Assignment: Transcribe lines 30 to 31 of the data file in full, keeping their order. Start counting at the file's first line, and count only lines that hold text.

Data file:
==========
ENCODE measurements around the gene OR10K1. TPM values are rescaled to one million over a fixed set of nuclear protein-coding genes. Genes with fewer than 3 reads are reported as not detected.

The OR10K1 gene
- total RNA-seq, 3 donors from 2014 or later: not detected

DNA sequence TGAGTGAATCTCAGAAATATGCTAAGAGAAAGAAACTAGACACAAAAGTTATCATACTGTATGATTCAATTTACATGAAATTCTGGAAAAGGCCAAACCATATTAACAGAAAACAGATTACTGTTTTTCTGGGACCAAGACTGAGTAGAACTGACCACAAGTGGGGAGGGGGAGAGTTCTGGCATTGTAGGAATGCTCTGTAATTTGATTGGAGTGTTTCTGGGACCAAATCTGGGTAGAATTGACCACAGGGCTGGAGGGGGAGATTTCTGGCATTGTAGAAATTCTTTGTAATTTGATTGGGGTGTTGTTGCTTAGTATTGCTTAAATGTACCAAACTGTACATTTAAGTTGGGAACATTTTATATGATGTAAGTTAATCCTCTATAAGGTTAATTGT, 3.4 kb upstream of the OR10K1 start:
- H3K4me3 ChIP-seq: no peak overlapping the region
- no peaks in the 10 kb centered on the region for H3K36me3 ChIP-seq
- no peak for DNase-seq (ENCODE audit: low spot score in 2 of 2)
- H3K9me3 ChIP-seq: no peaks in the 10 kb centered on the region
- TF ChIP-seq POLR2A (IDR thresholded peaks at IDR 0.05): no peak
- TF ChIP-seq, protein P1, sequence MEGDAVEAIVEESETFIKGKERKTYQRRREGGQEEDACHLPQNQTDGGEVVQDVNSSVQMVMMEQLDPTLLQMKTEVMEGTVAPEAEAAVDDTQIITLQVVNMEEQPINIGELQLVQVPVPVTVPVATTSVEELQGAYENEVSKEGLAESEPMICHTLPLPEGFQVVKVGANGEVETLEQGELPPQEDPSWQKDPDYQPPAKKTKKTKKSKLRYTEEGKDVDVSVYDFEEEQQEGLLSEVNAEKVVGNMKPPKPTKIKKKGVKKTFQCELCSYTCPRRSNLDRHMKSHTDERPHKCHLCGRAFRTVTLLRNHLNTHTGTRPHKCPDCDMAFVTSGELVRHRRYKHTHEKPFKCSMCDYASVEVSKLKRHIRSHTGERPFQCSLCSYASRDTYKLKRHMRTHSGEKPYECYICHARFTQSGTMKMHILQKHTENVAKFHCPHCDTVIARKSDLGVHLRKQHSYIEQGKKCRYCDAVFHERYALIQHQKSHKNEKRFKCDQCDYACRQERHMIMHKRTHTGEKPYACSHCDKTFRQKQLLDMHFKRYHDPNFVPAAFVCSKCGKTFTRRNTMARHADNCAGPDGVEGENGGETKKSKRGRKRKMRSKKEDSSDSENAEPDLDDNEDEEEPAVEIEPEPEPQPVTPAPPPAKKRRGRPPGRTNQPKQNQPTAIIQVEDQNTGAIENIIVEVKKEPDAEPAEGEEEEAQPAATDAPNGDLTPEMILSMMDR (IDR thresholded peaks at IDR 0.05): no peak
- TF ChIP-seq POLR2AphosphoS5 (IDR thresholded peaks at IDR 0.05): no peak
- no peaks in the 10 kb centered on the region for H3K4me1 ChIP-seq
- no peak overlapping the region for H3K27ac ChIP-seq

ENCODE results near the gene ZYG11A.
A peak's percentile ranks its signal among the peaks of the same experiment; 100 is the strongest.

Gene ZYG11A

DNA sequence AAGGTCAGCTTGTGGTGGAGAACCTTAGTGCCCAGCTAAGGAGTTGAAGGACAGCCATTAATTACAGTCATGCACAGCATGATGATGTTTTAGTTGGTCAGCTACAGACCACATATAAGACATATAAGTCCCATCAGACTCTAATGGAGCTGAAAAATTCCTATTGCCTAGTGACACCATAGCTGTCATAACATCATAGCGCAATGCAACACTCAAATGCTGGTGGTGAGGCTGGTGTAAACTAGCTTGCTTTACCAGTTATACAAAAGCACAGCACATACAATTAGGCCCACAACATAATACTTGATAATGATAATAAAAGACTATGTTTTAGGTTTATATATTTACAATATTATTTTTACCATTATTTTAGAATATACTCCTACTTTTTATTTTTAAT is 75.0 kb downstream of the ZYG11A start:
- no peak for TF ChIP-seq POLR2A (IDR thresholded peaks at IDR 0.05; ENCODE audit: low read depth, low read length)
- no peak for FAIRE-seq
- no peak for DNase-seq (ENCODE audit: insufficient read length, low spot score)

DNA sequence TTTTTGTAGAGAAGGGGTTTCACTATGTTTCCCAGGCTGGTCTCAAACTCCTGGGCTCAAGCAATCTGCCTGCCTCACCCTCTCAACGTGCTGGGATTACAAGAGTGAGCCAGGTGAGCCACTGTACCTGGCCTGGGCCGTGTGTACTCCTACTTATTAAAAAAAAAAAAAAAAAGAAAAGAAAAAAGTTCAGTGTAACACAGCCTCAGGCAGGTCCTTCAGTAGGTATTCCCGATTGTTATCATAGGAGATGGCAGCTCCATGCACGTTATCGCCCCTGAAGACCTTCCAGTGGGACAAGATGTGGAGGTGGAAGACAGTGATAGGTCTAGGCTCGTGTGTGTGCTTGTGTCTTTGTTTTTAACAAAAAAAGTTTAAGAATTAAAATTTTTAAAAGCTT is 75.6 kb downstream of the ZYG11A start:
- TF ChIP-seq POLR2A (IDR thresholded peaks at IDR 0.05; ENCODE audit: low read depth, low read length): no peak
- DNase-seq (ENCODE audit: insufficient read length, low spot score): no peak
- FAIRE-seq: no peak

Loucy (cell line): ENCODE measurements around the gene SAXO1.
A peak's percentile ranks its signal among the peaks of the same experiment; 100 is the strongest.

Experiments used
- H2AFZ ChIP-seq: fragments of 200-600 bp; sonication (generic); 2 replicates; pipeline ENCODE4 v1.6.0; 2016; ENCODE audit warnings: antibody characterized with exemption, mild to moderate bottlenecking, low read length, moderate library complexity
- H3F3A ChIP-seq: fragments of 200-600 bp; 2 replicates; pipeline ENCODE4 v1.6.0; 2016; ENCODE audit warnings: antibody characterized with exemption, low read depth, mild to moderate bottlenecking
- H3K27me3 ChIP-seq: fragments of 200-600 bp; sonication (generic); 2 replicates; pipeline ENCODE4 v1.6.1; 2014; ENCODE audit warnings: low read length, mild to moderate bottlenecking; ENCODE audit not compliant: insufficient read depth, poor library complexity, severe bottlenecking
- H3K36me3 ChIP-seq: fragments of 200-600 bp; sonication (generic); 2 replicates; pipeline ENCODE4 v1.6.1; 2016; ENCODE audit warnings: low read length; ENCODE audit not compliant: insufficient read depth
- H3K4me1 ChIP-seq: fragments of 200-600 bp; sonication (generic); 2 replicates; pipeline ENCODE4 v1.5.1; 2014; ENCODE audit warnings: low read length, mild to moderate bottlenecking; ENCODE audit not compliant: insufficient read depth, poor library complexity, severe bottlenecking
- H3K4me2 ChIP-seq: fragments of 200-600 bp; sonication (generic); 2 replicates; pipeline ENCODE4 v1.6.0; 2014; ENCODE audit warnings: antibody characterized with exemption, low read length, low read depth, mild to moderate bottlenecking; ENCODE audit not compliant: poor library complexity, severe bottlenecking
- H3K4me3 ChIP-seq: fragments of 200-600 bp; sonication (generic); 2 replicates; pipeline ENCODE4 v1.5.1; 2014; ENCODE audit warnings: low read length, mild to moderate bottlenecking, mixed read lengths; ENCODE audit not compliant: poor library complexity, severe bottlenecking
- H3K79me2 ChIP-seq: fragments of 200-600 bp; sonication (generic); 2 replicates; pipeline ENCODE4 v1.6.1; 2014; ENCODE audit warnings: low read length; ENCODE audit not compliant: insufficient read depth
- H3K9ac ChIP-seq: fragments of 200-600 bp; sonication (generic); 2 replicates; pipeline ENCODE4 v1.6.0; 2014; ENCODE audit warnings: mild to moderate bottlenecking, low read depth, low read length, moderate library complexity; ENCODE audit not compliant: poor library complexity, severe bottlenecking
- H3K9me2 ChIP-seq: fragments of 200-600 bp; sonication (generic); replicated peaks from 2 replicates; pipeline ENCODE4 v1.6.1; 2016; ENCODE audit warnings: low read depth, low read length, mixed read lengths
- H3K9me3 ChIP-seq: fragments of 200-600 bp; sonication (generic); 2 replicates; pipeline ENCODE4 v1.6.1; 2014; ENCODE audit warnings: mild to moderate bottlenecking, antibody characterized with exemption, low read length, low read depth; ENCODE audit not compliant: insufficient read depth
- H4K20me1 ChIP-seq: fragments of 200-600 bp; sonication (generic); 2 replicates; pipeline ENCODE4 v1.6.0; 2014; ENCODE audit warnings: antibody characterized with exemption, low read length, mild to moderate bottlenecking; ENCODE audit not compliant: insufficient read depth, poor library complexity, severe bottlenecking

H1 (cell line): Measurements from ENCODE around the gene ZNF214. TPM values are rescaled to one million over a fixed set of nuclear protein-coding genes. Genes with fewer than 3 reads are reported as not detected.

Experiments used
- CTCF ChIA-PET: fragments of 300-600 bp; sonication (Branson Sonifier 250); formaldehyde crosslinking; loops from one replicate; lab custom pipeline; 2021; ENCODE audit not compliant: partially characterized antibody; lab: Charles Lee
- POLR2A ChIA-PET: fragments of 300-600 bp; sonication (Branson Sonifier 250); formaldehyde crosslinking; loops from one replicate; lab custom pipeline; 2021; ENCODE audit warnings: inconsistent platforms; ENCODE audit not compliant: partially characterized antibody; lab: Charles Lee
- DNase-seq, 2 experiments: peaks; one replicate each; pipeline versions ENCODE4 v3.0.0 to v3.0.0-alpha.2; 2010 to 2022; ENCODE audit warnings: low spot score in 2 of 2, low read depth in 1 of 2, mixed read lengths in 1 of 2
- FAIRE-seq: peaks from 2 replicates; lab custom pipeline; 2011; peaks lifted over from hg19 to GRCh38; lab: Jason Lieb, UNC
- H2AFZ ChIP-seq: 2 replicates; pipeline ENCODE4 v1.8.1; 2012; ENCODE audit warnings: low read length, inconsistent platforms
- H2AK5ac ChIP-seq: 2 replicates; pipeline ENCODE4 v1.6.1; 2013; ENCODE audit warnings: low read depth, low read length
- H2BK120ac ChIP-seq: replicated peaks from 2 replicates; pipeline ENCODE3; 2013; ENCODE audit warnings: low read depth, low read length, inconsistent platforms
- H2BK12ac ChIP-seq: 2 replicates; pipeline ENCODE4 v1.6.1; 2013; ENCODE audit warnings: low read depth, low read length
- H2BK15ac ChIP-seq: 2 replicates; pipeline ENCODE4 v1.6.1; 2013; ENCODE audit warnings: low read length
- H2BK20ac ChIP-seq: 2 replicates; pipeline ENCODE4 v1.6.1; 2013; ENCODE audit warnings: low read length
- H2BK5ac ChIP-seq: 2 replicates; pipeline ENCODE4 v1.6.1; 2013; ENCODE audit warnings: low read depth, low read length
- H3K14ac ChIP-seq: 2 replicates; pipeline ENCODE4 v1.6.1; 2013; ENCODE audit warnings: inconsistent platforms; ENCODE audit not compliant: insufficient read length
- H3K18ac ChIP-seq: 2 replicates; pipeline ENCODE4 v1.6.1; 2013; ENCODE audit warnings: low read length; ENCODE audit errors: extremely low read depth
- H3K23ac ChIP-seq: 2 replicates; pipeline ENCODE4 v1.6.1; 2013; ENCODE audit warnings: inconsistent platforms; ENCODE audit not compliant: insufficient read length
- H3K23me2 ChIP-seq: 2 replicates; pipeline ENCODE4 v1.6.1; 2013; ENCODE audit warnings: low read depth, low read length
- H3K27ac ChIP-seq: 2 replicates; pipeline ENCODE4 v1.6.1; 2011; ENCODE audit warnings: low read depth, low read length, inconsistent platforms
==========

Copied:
- H3K27me3 ChIP-seq: fragments of 200-600 bp; sonication (generic); 2 replicates; pipeline ENCODE4 v1.6.1; 2014; ENCODE audit warnings: low read length, mild to moderate bottlenecking; ENCODE audit not compliant: insufficient read depth, poor library complexity, severe bottlenecking
- H3K36me3 ChIP-seq: fragments of 200-600 bp; sonication (generic); 2 replicates; pipeline ENCODE4 v1.6.1; 2016; ENCODE audit warnings: low read length; ENCODE audit not compliant: insufficient read depth